, developed in the years after the end of World War II.
Carpet bombing was used as close air support
Close air support
In military tactics, close air support is defined as air action by fixed or rotary winged aircraft against hostile targets that are close to friendly forces, and which requires detailed integration of each air mission with fire and movement of these forces.The determining factor for CAS is...

 (as "flying artillery") for ground operations. Massive bombing concentrated in a narrow and shallow area of the front (a few kilometers by a few hundred metres deep), closely coordinated with advance of friendly troops. The first successful use of the technique was on May 6, 1943, at the end of Tunisia Campaign. Carried out under Sir Arthur Tedder
Arthur Tedder, 1st Baron Tedder
Marshal of the Royal Air Force Arthur William Tedder, 1st Baron Tedder, GCB was a senior British air force commander. During the First World War, he was a pilot and squadron commander in the Royal Flying Corps and he went on to serve as a senior officer in the Royal Air Force during the inter-war...

, it was hailed by press as Tedder's bomb-carpet (or Tedder's carpet). The bombing was concentrated in a four by three mile area preparing the way for the First Army. This tactic was later used in many cases in Normandy Campaign
Operation Overlord
Operation Overlord was the code name for the Battle of Normandy, the operation that launched the invasion of German-occupied western Europe during World War II by Allied forces. The operation commenced on 6 June 1944 with the Normandy landings...

, for example in Battle for Caen
Battle for Caen
The Battle for Caen from June-August 1944 was a battle between Allied and German forces during the Battle of Normandy....


On Pacific, carpet bombing was used extensively against Japanese civilian population centers, such as Tokyo. On March 9 and 10 1945, B-29 Superfortress
B-29 Superfortress
The B-29 Superfortress is a four-engine propeller-driven heavy bomber designed by Boeing that was flown primarily by the United States Air Forces in late-World War II and through the Korean War. The B-29 was one of the largest aircraft to see service during World War II...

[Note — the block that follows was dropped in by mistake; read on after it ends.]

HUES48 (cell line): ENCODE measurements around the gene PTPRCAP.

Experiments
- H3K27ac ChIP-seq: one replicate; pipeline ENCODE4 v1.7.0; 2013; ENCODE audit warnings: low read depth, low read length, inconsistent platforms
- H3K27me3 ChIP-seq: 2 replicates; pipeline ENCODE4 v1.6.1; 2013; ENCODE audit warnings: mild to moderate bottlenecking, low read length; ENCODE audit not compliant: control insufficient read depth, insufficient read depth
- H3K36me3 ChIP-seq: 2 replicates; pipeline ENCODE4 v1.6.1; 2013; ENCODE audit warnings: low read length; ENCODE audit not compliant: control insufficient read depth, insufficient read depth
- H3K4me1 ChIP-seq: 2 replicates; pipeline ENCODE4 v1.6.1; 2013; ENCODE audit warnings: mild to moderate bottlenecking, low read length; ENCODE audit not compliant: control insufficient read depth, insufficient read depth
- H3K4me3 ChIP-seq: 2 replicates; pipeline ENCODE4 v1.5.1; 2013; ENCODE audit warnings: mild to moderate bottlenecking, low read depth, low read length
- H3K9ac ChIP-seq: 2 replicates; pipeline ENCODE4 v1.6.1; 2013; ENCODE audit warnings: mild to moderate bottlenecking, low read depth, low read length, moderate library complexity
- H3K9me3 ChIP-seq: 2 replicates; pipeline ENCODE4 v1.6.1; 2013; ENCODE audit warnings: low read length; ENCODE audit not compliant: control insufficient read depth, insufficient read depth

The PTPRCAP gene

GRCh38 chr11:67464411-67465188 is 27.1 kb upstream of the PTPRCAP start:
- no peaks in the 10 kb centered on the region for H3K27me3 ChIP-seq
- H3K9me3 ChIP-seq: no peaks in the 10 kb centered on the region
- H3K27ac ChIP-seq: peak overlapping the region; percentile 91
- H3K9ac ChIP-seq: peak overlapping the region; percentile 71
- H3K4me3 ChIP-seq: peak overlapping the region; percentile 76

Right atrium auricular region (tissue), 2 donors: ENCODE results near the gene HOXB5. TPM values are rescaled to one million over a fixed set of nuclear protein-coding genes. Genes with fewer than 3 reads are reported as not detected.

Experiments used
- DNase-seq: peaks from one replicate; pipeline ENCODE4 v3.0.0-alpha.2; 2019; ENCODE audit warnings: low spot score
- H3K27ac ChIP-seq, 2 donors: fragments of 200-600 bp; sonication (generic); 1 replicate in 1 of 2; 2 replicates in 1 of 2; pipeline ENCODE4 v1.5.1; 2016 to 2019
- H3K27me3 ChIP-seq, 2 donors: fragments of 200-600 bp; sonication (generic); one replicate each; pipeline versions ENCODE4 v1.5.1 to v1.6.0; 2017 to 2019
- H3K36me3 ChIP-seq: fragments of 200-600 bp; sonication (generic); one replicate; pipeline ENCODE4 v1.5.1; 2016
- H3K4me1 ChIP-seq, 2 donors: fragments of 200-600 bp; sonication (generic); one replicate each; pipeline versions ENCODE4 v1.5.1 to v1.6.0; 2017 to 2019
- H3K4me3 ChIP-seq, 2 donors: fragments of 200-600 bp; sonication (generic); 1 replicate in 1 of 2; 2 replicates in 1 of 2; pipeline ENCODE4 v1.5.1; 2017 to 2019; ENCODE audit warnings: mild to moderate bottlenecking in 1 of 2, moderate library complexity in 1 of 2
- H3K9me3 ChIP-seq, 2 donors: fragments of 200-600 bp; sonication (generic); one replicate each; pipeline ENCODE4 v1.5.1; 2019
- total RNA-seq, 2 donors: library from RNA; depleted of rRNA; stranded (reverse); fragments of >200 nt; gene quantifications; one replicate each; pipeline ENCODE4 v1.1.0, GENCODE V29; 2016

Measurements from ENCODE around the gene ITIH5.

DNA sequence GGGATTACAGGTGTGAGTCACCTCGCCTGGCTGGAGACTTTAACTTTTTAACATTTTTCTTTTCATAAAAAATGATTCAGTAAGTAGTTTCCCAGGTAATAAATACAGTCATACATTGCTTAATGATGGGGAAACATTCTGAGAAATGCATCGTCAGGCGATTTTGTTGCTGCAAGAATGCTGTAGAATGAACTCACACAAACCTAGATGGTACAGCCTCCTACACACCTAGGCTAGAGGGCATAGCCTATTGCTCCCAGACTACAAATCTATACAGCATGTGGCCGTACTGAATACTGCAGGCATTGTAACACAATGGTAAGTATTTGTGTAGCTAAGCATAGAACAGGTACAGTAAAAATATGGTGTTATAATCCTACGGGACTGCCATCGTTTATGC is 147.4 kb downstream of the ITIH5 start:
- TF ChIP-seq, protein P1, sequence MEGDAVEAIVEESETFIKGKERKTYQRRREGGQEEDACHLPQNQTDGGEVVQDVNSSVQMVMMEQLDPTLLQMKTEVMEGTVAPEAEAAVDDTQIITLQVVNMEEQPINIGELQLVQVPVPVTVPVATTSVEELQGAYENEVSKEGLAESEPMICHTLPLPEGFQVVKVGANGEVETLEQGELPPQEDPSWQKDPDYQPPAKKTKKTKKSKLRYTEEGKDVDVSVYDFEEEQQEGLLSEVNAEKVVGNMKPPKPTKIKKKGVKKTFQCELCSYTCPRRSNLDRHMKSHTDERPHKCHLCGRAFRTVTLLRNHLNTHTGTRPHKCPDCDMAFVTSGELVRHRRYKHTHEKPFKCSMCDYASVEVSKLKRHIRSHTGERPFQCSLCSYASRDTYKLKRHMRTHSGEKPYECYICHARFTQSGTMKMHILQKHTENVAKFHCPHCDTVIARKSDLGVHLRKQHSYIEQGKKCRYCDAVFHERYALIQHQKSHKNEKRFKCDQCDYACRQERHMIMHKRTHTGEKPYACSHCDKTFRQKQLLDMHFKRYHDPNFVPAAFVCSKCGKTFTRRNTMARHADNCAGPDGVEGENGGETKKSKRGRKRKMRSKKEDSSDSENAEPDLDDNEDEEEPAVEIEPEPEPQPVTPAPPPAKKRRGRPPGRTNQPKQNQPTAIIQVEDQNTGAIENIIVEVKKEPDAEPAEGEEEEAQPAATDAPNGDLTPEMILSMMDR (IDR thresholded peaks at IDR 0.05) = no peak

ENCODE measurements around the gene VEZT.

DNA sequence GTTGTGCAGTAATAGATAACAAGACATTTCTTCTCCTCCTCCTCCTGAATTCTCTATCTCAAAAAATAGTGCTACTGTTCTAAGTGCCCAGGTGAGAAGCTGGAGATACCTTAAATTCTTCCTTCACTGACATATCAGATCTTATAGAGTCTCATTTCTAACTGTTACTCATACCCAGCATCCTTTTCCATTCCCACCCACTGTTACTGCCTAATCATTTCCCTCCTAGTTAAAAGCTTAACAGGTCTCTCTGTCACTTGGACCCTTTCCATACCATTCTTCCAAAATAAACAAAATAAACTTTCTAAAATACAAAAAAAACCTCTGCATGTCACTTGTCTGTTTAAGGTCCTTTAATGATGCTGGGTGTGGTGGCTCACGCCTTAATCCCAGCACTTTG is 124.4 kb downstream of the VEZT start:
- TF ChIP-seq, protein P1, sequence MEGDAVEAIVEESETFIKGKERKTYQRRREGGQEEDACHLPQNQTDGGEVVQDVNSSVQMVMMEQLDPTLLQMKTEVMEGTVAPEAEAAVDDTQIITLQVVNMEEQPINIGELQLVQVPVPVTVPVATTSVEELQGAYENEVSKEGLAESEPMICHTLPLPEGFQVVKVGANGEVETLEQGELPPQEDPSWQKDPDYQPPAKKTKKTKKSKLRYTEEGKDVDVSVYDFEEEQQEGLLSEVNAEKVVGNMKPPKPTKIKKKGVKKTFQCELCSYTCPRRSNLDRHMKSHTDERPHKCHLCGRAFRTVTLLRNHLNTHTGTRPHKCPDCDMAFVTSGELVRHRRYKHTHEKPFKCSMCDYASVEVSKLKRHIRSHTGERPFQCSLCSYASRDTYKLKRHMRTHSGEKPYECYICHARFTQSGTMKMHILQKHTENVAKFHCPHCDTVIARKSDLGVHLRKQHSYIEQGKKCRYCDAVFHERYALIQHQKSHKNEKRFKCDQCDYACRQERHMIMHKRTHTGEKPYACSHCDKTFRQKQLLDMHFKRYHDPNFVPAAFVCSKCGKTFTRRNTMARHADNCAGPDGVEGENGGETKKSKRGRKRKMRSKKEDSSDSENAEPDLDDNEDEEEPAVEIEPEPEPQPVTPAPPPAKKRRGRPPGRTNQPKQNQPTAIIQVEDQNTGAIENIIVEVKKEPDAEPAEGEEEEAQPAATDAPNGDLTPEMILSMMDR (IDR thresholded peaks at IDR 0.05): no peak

es were directed to bomb the most heavily populated civilian sectors of Tokyo. In just 2 days of bombing, over 100,000 of the population had burned to death from a heavy bombardment of incendiary bombs. Another 100,000 were left homeless. These attacks were followed by similar ones against Kobe, Osaka, and Nagoya, as well as other sectors of Tokyo, where over 9,373 tons of incendiary bombs were dropped on civilian and military targets. By the time of the dropping of the atomic bombs, light and medium bombers were being directed to bomb targets of convenience, as most urban areas had been already destroyed. In the 9-month long civilian bombing campaign, over 580,000 Japanese civilians died.

See also

  • Aerial bombardment and international law
    Aerial bombardment and international law
    Air warfare, must comply with laws and customs of war, including international humanitarian law by protecting the victims of the conflict and refraining from attacks on protected persons....

  • Aerial bombing of cities
    Aerial bombing of cities
    A species of strategic bombing, the aerial bombing of cities began in 1915 during World War I, grew to a vast scale in World War II, and continues to the present day. The development of aerial bombardment marked an increased capacity of armed forces to deliver explosive weapons in populated areas...

  • Area bombardment
    Area bombardment
    In military aviation, area bombardment is aerial bombardment targeted indiscriminately at a large area, such as a city block or an entire city.Area bombing is a form of strategic bombing...

  • Churchill's advocacy of chemical strike against German cities
  • Civilian casualties of strategic bombing
    Civilian casualties of strategic bombing
    -See also:* Aerial bombardment and international law* Aerial bombing of cities* Civilian casualties* Roerich Pact* Strategic bombing* Terror bombing* The Blitz...

  • Giulio Douhet
    Giulio Douhet
    General Giulio Douhet was an Italian general and air power theorist. He was a key proponent of strategic bombing in aerial warfare...

    , an early theorist of bombing
  • Roerich Pact
  • Strategic bombing
    Strategic bombing
    Strategic bombing is a military strategy used in a total war with the goal of defeating an enemy nation-state by destroying its economic ability and public will to wage war rather than destroying its land or naval forces...

  • Tactical bombing
    Tactical bombing
    Tactical bombing is the aerial bombing aimed at targets of immediate military value, such as troops, military installations or equipment. This is in contrast to strategic bombing, attacking enemy's cities and factories to debilitate the enemy's capacity to wage war, the enemy's future military...

  • Terror bombing

External links